limiting operation B→√Da must be carried out in Eqs.5–7simultaneously, i.e., after the expressions (6) and (7) of the coefficients have been substituted in (5). This is a tedious and formal exercise. The second way to remove the apparent singularities is to solve the bound-ary value problems (1)–(3) from the very beginning for the critical case (8). The preferred approach of this article is the latter one since, in contrast to the formal limiting procedure, it reveals the physical origin the apparent singularities. Now, we turn to a detailed analysis of this issue.

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Comment on Flow of a Weakly Conducting Fluid 679 (ii) The two terms on the right-hand side of Eq.1correspond to the driving pressure gradient and the Lorentz force, respectively. Substituting in Eq.1

U(Y ) = A

Da+ V (Y ) (9)

the pressure gradient term A can be removed, and Eq.1reduces to d2V

dY2 − DaV = −Qe

−BY (10)

This step, i.e. the change from Eqs.1–10, is essential in understanding the singularity occur-ring in the general solution (5) when Eq.8holds. Indeed, when B=√Da, Eq.10becomes

d2V

dY2 − DaV = −Qe

−√DaY (11)

This equation has the remarkable property that its right-hand side is a solution of its left-hand side. For this reason, the particular solution of Eq.11is not simply proportional to the exponential e−BY (with B =√Da) as in the case B =Da tacitly assumed in PF2009,

but includes also an algebraic dependence on the transverse coordinate Y . More precisely, the particular solution in this case is

Vpart=

Q

2√DaY e

−√DaY (12)

Therefore, when the relationship (8) holds, the general solution of Eq.1has the form

U(Y ) = A Da +

Q

2√DaY e

−√DaY+ C3eDaY+ C4e−√DaY (13)

The integration constants C3and C4 can be determined from the boundary conditions (2)

and (3), respectively. In addition, as already mentioned in PF2009, in the case of Poiseuille flow boundary conditions, by an adequate choice of the velocity scale, the constant A may be set equal to 1 without any loss of generality. Thus, after some algebric calculations, we obtain C3 = 1 2 sinh√Da  1+ A Da  e− √ Da− 1 Q 2√Dae −√Da  , (14) C4 = 1 2 sinh√Da  −1 + A Da  1− eDa+ Q 2√Dae −√Da  (15) for the Couette flow boundary conditions (2), and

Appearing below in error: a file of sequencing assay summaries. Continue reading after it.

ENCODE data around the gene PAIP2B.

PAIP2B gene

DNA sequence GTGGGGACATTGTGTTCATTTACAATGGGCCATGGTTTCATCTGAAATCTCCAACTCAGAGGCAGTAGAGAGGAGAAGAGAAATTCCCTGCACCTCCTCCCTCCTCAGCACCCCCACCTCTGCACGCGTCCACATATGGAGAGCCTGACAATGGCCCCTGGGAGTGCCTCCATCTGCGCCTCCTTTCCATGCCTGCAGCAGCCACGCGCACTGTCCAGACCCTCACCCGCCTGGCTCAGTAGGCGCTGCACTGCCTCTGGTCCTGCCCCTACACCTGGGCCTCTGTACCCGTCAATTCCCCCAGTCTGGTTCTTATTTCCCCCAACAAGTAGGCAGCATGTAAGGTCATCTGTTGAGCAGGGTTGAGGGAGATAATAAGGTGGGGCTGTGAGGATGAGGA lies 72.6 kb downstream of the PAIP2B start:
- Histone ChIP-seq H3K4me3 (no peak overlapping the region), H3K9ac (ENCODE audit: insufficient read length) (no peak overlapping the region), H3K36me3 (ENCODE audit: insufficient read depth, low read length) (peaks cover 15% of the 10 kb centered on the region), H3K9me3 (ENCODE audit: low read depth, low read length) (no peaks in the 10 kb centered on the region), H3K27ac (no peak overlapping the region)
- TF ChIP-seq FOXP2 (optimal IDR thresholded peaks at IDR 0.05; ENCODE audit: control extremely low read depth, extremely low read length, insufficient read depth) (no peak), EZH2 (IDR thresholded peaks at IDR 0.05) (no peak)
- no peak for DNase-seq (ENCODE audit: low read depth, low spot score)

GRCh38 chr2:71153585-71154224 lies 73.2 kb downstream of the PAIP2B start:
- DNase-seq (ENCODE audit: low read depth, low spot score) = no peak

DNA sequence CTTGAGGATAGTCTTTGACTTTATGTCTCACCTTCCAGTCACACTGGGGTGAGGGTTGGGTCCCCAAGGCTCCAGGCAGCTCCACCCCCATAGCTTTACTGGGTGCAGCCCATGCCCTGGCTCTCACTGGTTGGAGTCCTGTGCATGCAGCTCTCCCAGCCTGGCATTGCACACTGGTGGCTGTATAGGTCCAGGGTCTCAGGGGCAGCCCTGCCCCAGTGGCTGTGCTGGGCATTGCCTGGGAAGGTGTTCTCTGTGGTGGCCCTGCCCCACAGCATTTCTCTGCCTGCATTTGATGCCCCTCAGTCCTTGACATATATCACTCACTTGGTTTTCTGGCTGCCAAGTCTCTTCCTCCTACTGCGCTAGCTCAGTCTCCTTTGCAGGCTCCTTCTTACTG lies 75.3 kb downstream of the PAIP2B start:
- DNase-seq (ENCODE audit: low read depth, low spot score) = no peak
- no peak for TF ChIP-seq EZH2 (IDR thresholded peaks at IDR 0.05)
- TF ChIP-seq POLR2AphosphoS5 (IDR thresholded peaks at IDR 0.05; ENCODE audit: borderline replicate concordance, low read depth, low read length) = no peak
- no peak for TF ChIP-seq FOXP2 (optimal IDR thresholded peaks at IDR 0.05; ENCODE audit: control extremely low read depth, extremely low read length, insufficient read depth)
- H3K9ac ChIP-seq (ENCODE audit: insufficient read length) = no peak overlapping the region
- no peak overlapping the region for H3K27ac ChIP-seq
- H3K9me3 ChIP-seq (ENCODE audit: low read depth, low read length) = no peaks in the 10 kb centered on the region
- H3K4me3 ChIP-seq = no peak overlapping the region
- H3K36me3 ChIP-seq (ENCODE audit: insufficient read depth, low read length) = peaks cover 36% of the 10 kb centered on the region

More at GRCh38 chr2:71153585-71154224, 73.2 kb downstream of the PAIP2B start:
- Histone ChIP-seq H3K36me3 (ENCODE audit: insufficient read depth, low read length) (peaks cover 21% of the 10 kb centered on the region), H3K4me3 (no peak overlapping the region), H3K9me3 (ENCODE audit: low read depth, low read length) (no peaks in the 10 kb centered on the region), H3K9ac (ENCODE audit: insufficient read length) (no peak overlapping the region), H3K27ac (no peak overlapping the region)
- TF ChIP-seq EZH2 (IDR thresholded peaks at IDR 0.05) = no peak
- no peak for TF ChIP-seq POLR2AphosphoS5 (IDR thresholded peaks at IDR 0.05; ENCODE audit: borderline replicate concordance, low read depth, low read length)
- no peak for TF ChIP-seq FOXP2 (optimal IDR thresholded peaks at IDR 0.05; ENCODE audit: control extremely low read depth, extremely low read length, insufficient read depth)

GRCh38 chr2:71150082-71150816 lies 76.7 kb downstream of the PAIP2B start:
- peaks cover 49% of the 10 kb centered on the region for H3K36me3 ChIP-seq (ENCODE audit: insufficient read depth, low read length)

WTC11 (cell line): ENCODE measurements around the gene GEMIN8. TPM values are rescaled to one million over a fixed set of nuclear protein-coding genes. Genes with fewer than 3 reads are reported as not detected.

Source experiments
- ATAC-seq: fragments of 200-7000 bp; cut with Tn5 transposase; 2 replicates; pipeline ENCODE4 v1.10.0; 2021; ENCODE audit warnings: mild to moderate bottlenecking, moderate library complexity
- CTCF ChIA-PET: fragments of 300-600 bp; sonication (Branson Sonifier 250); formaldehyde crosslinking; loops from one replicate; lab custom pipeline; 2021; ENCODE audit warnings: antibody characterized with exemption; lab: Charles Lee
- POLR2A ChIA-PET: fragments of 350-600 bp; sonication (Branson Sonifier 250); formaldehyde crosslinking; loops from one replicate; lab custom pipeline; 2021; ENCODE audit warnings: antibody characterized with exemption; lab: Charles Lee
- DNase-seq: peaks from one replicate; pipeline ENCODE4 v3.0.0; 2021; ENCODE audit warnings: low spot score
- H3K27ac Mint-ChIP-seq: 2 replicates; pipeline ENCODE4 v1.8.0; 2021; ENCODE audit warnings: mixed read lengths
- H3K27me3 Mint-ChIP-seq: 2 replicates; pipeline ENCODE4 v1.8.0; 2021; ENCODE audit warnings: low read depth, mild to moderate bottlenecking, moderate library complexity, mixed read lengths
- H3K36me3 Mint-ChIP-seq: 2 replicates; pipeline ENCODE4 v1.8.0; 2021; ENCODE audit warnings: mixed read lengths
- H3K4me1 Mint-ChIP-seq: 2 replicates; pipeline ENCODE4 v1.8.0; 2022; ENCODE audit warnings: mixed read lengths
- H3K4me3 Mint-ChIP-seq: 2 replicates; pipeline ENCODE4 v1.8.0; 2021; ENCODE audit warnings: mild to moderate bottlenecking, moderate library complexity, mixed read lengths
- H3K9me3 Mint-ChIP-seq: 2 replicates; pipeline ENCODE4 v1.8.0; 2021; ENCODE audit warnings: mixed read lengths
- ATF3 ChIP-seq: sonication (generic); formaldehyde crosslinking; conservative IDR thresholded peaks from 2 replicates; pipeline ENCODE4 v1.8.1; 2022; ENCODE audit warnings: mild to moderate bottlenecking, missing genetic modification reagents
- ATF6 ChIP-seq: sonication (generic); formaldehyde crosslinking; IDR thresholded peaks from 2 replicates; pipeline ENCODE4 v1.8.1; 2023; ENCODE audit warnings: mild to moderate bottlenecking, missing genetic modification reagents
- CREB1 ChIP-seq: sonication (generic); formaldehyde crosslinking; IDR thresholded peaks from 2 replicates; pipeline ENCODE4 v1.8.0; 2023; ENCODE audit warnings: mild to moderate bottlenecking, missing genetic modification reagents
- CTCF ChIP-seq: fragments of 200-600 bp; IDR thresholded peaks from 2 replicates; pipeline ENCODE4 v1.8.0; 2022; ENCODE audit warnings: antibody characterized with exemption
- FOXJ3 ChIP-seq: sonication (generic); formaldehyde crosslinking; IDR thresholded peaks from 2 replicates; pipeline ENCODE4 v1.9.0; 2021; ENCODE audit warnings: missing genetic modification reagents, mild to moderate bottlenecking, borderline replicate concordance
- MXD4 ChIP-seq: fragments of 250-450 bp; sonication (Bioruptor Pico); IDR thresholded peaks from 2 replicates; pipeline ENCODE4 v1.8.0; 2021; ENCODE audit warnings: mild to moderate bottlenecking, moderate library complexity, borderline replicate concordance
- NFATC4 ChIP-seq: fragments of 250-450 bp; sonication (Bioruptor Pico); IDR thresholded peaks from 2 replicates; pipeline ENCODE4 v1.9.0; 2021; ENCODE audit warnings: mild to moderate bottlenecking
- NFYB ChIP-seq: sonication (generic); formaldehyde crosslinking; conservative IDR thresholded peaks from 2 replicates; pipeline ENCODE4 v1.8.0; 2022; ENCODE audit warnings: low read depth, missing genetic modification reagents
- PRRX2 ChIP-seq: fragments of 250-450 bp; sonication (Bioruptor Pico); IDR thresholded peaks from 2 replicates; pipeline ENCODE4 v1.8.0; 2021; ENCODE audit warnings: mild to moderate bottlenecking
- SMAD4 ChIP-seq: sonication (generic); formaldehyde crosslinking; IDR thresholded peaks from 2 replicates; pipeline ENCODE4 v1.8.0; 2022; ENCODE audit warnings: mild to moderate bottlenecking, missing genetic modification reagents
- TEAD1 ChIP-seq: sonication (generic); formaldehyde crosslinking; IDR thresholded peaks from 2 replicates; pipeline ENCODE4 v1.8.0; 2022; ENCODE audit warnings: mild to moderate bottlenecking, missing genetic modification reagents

C3 = 1 2 sinh√Da  1 Da  e− √ Da− 1 Q 2√Dae −√Da  , (16) C4 = 1 2 sinh√Da  1 Da  1− eDa+ Q 2√Dae −√Da  (17) for the Poiseuille flow boundary conditions (3).

From mathematical point of view, the situation occurring in Eqs.10and11is similar to the case of forced oscillations of a linear oscillator described by the differential equation

d2x

dt2 + ω 2

0x = a cos (ωt) (18)

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680 E. Magyari Indeed, when the eigenfrequencyω0 of the oscillator differs from the frequencyω of the forcing, the general solution of Eq.18is

x(t) = a

ω2 0− ω2

cos(ωt) + C1eiω0t+ C2e−iω0t(ω = ω0) (19)

Whenω → ω0, the solution (19) becomes singular, similar to the behavior occurring in Eq.5when B →√Da. In this case, the forcing term a cos(ω0t) on the right-hand side of

Eq.18is a solution of the left-hand side. This is the resonance regime of the forced linear oscillator. Accordingly, the general solution of Eq.18which describes the resonance regime of the oscillator will include also an algebraic time dependence and has the form

x(t) = a

2ω0t sin(ω0t) + C3e

0t+ C4e−iω0t(ω = ω0) (20)

Equation20is the (formal) counterpart of our Eq.13.

(iii) Let us now consider the physical meaning of Eq.8. In Eq.4of B, the quantity a/π represents a characteristic length of the Riga plate (see Fig. 1 of PF2009) and at the same time the logarithmic decrementδLorentzof the Lorentz force in the transverse direction of the channel,

a

π ≡ δLorentz (21)

Thus, Eq.8becomes

δLorentz= 

Kμeff

μ (22)

Therefore, the critical “quasi-resonance regime” (8) of our channel flow occurs when the logarithmic decrement of the Lorentz force equals an intrinsic characteristic length of the problem, which depends on the permeability K of the porous medium and the viscosity ratioμeff/μ according to Eq.22. It is worth emphasizing here that the condition (22) is independent of both the channel width h and the driving pressure gradient.

Reference

Pantokratoras, A., Fang, T.: Flow of a weakly conducting fluid in a channel filled with a porous medium. Transp. Porous Med. (2009). doi:10.1007/s11242-009-9470-6